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article imageNifty Tips and Tricks: Hay Bale Gardening

By Debra Myers     Jun 29, 2007 in Environment
Hay or straw bale gardening is another great way have your garden if you have limited space, terrible soil, a bad back or those who are confined to a wheel chair! So much time is saved by not having to weed or hoe or even water as often as well.
What an excellent medium for growing vegetables in! This project was first researched by Dr. N. L. Mansour, who had retired from Oregon State University. Rose Marie Nichols McGee, from Nichols Gardening Nursery designed the one in the uppermost photo in 2004, "to promote Plant A Row For The Hungry, a project of the Garden Writers Association."
Rick Abrahamson, from the University of Minnesota Extension says, "Hay bales provide a well-aerated, disease free growing medium that is perfect for growing vegetables. Plus, hay bales are elevated off the ground which makes them perfect for disabled gardeners or gardeners who have trouble bending down."
The best bales to buy, are wheat straw bales, but straw or hay bales will do. The reason that wheat straw bales are suggested is because they are the freest of weed seeds or perennial seeds. Even better, are bales that have already begun to rot. These bales can last for two planting seasons, and it's better if they have synthetic twine.
Stack the bales, "with the strings wrapping horizontally and the straws set vertically", says Rose McGee. You can chose the height, whether you want 1, 2 or more bales high. You can create a border for your yard, a centerpiece for your yard...there are many options open to you!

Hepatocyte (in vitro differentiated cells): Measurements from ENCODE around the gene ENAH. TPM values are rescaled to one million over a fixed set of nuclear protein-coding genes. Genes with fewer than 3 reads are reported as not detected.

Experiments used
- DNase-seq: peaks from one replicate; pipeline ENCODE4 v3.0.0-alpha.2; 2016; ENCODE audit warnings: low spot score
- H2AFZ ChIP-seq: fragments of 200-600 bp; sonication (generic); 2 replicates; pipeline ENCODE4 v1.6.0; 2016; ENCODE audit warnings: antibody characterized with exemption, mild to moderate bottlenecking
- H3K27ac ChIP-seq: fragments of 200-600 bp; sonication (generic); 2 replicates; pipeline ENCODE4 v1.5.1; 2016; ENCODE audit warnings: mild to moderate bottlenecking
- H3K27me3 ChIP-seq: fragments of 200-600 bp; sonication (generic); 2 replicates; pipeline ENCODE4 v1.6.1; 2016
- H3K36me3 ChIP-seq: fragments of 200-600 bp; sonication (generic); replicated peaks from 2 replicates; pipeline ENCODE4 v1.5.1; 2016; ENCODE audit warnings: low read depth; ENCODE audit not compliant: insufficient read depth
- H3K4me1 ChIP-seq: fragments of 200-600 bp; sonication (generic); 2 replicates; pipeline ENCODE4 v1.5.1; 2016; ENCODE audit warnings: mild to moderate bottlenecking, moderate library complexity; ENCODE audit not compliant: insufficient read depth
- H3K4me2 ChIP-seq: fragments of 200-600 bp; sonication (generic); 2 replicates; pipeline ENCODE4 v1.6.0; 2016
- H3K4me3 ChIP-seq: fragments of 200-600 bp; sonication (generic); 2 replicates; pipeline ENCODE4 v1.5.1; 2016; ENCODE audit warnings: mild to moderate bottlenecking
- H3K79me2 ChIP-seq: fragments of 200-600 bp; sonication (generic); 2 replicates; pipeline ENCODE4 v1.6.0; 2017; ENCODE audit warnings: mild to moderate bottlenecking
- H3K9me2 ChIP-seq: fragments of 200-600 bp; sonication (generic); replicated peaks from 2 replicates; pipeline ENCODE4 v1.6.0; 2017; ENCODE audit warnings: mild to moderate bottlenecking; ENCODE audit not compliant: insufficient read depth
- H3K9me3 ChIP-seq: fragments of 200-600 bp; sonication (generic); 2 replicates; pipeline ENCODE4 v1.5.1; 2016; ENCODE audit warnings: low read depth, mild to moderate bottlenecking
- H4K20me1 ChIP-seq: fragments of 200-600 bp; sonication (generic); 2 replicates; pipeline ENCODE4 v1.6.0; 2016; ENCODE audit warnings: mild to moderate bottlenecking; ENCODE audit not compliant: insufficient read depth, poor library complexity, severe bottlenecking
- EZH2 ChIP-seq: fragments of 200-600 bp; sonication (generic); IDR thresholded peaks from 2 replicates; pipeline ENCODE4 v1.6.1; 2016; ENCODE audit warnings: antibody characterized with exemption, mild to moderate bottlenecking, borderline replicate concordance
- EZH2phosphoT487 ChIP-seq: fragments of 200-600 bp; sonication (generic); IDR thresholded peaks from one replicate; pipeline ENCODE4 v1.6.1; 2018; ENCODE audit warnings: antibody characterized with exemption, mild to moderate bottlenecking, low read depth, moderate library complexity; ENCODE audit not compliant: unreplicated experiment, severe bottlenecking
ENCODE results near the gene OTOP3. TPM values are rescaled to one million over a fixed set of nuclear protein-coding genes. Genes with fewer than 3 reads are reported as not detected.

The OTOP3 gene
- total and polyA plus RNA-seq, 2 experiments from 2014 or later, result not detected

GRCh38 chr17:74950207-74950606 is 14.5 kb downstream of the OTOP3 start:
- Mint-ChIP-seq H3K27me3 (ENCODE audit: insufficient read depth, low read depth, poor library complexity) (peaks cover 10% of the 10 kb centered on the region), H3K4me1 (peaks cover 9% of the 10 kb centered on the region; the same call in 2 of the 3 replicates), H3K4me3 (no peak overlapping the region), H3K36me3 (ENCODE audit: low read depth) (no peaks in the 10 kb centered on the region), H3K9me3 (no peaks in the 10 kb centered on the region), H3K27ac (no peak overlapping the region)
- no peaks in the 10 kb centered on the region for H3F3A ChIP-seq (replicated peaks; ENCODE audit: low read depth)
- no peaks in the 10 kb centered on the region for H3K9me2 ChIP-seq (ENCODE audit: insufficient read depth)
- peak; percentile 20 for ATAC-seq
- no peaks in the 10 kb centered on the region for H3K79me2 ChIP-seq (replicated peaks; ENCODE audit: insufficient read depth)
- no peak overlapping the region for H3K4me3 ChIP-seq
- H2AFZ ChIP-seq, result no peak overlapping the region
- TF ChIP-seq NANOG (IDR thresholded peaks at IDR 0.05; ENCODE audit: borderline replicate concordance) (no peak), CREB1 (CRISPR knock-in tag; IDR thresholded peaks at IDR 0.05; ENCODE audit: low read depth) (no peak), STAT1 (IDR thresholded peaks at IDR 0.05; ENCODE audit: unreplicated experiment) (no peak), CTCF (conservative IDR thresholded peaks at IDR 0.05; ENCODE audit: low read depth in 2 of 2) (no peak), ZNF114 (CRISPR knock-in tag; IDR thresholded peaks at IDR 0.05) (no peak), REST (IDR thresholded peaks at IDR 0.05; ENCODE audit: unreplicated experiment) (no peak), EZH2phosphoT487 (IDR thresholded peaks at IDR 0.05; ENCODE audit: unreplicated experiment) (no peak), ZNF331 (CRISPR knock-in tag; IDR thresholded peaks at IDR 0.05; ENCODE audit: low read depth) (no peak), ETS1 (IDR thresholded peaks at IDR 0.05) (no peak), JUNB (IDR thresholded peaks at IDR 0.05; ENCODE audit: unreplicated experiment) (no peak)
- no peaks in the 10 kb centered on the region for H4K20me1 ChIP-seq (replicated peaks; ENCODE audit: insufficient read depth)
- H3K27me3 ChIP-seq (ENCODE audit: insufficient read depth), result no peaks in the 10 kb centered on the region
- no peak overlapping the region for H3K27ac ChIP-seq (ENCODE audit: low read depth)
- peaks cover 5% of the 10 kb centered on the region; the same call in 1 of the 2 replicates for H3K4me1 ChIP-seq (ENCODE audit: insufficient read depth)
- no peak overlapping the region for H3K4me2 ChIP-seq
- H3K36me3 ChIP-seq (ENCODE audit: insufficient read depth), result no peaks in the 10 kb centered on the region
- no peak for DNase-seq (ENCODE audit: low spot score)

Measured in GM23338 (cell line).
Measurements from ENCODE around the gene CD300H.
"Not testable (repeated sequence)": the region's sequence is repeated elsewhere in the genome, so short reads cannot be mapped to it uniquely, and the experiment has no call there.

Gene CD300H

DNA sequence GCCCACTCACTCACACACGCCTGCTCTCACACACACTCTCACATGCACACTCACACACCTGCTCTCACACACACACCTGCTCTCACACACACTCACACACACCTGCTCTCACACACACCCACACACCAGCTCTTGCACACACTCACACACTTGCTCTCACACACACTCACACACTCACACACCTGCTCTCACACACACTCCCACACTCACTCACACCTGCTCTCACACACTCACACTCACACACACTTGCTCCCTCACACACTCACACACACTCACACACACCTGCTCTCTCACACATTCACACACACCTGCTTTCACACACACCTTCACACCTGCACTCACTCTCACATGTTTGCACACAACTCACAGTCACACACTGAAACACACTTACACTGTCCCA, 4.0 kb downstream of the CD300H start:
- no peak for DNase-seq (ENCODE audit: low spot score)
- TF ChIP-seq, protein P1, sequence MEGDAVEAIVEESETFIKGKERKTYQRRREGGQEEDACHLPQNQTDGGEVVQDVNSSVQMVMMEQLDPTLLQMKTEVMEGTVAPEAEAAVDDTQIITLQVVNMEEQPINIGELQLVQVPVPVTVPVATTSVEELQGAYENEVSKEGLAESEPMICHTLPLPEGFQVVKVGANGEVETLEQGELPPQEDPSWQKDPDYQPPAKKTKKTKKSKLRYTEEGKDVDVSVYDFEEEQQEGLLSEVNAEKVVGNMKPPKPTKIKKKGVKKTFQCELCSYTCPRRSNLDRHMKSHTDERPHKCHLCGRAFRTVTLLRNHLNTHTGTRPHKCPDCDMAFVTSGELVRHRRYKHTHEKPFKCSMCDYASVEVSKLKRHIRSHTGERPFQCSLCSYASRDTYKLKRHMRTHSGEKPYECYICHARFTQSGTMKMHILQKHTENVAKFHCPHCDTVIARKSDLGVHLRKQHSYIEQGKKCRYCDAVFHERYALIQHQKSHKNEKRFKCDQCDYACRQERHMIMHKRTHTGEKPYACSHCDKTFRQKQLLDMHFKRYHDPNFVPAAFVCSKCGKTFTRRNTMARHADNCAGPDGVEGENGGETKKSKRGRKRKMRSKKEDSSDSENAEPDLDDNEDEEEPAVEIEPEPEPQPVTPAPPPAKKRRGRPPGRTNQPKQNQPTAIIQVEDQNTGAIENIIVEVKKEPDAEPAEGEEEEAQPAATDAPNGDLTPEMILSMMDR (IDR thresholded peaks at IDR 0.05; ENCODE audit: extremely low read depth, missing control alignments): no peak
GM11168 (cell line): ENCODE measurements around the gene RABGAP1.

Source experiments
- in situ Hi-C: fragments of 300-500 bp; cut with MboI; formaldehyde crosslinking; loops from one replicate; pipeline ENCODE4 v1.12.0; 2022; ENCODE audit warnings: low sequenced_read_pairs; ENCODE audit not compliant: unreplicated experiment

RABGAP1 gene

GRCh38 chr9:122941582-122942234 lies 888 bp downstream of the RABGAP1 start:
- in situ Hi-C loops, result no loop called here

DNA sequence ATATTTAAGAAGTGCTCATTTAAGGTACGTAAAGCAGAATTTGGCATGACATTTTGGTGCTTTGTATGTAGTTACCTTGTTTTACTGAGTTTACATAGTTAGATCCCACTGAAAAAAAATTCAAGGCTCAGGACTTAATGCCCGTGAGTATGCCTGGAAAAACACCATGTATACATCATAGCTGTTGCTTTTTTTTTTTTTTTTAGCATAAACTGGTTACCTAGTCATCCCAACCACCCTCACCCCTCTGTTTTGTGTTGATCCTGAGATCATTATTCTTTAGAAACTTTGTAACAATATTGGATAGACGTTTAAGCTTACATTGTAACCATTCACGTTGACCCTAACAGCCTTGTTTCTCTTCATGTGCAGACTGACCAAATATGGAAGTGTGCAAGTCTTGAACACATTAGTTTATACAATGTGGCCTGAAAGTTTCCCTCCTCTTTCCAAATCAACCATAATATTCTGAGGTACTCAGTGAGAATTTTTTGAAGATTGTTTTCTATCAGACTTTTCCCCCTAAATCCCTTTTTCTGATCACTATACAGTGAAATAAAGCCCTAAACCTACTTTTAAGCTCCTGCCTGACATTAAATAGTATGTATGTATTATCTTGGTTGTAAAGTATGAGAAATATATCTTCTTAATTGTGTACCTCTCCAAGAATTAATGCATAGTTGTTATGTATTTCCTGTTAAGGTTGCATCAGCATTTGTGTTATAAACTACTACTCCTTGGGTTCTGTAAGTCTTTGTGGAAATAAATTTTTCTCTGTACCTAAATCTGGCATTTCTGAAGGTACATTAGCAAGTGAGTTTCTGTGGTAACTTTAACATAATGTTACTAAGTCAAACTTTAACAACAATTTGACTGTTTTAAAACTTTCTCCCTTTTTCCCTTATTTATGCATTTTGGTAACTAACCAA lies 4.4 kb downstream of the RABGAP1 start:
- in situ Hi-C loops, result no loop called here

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Once you have your bales placed where you want them, the next step is to soak them thoroughly. You will want to do this about 10 days before beginning to plant anything in them. The bales will heat up when wet, and the heat will potentially harm any seeds or plants. If the weather is warm, you will need to water the bales more than once. After 5 to 7 days, the bales will cool down and you can begin to plant.
Fertilizing can be done before or after you apply a layer of topsoil, compost or potting soil.
Now, you can plant your seeds, or transplants. If you are using transplants, take a trowel and dig a hole down through and into the bale, and place the plant in to its first set of leaves. It's suggested not to plant more than 2 tomato plants per bale or 3 pepper plants. If needed, you can hollow the hole out more to accommodate the plant's roots/stems, and add a bit of topsoil to the hole as you plant. Water as needed, using a drip method and an occasional good drenching, and watch your plants grow!
Rose McGee offers this thought: "If you are concerned about how attractive they will appear, sow some white alyssum and tuck in a few marigolds around the base. Sow nasturtiums on the corners of the bales. Make your planting colorful, with Bright Lights Swiss Chard, Merlot Lettuce, Emerald Oak Lettuce and perhaps a cucumber such as Fanfare or Lemon spilling a few fruits over the side. An adjacent bale can have the same skirting of alyssum and marigolds, a repeat of the nasturtiums but could feature a pepper and a tomato plant along with some basil and parsley. No one will complain about your aesthetics but they may hope to be invited to dinner."
I found this to be one of the best gardening "how tos" I've seen in a while, especially since so many of us have limited space to plant a garden in. This medium is so versatile, and will accept any kind of plants. Plus, many times you can get hay bales for little to nothing, more so the more rotted they've become!
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